Compost is made from rotted organic material, which, when added to garden soil, provides plants with essential foods and helps to aerate. It also helps to break up heavy soils.
For hygiene in suburban areas it is always advisable to use a compost bin to process your compost. There are many compost bins available on the market which is designed to make compost quickly, easily and neatly. If you are using compost worms to help the processing of your compost it is important that the bin be open at the bottom and placed on earth, so that the worms can escape heat generation. The best site is a warm sheltered one.
In summer, as long as mostly soft, fleshy pieces of plant material are used to make compost it will probably only take about 6 to 8 weeks to be ready. In, winter, however, it may take up to 4 months.
Suitable materials for Compost
Grass clippings, leaves, wood shavings, straw, sawdust, shredded twigs, bark, ashes from a wood fire (not coal), coffee grounds, vegetable and fruit peels, tea leaves, egg shells and manures. Avoid using material thicker than 0.5cms and chop up anything too large, to speed up decomposition.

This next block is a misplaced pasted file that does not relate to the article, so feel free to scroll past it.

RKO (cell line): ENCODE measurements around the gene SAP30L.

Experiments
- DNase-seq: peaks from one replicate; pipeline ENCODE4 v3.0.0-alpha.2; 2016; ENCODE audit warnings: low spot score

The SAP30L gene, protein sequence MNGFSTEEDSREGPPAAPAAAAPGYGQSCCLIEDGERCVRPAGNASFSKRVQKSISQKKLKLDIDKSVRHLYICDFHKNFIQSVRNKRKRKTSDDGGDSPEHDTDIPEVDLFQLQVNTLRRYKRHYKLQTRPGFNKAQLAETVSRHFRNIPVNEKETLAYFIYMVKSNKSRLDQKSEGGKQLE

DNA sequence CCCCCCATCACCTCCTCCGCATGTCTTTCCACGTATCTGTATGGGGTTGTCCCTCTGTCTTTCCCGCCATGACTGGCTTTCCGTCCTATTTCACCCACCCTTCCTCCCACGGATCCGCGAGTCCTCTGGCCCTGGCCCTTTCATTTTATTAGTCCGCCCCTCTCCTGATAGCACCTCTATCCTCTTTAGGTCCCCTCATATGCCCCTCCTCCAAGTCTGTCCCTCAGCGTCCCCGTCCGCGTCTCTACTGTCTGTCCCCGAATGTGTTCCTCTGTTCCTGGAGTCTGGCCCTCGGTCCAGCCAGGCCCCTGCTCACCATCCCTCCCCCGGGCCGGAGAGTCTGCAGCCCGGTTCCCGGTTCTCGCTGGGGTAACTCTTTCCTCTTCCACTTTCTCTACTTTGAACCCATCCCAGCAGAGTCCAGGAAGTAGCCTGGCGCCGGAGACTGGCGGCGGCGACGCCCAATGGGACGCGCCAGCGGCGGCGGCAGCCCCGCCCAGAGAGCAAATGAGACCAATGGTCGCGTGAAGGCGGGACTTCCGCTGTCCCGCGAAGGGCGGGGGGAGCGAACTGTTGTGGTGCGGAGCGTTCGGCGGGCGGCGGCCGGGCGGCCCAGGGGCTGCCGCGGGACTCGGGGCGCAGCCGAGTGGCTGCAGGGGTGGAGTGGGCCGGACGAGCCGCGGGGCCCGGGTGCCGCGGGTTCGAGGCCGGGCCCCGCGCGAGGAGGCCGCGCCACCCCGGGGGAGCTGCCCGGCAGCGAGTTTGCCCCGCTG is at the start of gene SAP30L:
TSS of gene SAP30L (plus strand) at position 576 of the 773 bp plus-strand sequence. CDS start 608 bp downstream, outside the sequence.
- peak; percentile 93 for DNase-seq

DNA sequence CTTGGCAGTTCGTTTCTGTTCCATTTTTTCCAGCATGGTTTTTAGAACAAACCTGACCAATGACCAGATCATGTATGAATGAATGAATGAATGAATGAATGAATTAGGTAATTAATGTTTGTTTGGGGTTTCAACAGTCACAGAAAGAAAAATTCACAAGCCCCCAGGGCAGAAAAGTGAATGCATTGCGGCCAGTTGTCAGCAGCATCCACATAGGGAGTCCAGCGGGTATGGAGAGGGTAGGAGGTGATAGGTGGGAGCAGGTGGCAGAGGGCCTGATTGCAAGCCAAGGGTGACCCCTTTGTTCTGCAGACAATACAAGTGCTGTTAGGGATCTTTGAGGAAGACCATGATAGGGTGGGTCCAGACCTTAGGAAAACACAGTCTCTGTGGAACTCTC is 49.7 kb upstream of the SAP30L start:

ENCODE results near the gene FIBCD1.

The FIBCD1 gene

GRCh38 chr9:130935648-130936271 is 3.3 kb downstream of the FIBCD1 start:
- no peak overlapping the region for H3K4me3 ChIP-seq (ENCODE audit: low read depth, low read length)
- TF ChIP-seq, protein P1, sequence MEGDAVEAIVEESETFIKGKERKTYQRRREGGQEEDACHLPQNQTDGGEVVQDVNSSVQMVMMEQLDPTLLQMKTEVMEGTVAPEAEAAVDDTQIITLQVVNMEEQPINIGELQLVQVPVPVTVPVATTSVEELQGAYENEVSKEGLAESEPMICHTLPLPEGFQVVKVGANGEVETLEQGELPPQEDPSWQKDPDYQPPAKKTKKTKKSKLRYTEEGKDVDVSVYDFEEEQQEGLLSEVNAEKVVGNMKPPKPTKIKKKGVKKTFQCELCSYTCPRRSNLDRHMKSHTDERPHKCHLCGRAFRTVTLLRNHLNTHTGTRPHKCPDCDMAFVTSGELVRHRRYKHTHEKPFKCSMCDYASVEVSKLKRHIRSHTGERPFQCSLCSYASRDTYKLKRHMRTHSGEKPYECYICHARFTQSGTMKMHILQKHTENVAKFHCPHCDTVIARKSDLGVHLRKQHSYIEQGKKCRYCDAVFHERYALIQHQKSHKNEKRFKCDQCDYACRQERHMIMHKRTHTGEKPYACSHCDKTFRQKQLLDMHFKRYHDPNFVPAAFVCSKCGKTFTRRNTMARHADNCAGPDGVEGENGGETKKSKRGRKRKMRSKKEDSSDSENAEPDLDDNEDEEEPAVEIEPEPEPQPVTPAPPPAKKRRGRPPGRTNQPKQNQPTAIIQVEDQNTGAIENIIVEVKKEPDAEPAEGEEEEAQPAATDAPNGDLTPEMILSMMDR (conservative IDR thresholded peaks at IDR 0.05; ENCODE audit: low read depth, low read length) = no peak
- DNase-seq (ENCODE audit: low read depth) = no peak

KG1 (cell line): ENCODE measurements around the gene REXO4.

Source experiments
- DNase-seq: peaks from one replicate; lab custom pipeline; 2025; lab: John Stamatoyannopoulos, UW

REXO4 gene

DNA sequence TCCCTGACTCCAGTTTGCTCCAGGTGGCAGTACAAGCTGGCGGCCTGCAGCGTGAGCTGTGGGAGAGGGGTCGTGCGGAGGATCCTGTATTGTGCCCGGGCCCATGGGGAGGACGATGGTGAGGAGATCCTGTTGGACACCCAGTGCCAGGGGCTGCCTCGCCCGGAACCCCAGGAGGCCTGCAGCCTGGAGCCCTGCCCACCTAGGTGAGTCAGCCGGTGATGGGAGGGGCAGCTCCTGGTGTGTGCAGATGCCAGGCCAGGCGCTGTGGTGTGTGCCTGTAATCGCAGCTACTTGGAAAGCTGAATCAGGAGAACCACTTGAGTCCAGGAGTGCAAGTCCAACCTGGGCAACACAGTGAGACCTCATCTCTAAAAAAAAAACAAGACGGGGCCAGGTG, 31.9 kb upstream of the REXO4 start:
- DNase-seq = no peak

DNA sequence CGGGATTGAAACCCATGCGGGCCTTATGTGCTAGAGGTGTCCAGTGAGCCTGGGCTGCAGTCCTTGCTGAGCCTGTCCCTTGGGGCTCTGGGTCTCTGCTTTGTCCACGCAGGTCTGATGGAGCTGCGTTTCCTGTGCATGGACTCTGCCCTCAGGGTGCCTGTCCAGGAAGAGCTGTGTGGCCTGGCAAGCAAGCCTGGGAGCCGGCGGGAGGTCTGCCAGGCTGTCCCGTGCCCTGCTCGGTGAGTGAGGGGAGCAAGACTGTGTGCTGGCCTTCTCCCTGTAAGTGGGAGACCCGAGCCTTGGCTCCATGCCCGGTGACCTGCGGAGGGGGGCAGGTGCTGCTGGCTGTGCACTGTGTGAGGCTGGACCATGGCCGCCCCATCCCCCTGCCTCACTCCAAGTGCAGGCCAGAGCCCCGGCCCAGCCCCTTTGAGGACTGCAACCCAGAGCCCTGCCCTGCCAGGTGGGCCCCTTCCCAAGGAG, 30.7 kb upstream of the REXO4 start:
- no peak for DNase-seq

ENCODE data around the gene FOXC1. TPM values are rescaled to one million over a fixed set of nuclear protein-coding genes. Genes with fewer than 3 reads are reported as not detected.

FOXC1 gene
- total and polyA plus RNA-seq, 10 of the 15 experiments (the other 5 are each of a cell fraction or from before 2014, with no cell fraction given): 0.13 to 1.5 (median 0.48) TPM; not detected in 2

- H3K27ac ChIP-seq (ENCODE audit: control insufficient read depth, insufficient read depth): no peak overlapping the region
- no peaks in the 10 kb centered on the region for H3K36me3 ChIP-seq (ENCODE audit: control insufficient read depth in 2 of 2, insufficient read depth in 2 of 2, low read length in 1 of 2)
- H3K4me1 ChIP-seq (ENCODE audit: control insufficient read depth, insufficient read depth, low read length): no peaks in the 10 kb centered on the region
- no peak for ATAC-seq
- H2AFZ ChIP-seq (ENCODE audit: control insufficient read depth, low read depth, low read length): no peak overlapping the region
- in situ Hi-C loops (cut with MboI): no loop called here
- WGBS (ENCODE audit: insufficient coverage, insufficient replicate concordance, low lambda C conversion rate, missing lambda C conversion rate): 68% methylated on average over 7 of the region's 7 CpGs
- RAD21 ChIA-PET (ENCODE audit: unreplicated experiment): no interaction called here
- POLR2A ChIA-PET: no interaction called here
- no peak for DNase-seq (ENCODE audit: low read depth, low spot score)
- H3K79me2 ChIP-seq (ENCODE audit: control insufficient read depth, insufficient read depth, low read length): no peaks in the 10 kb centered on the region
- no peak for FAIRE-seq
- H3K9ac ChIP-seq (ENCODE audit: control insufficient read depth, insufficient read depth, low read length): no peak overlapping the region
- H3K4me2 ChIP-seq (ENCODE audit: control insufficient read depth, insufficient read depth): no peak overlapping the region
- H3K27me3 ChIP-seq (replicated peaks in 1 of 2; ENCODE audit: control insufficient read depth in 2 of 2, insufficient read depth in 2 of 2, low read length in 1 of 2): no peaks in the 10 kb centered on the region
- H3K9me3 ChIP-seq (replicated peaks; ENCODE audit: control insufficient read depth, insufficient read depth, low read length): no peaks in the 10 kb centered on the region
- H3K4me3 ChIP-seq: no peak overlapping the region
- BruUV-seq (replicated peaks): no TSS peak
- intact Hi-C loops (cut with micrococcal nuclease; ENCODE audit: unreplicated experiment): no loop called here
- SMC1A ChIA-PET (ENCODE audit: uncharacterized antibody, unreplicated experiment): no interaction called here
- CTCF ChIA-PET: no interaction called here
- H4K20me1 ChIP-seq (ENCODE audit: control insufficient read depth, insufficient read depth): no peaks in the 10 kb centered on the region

Unsuitable materials for Compost
Bones or meat scrap as this encourages animals, and cockroaches, or any diseased plant material as the fungus spores can remain in the mix. It is also advisable not to put in weed seeds as some may be killed during composting but some may not. Fruit that has been infested with fruit fly must never be added to your compost bin.
Working with Compost
The compost is broken down by bacteria which feed on nitrogen. As the compost breaks down it becomes more acid and may reach a point where the bacteria cannot live and the breakdown process stops. By adding a little lime this stops it from becoming too acid. This should be done about every I0cms as well as adding a little soil and cow manure to ensure sufficient bacteria is present. Be extremely careful not to add too much lime – especially if you have compost worms in your bin – as the lime can kill the worms, and make the compost too alkaline.
Some sulphate of ammonia may also be added every 10cms to ensure there is enough nitrogen present. This is particularly important when wood shavings or sawdust is used to compost as they are low in nitrogen.
If the layers are very dry, dampen them as they are added. Remember to keep the compost moist but not soggy. It will give off heat as it breaks down. This is a sign that the bacteria are active.
Some home gardeners grow a clump of Comfrey near their compost bin and add a leaf or two of comfrey whenever they put material into the bin.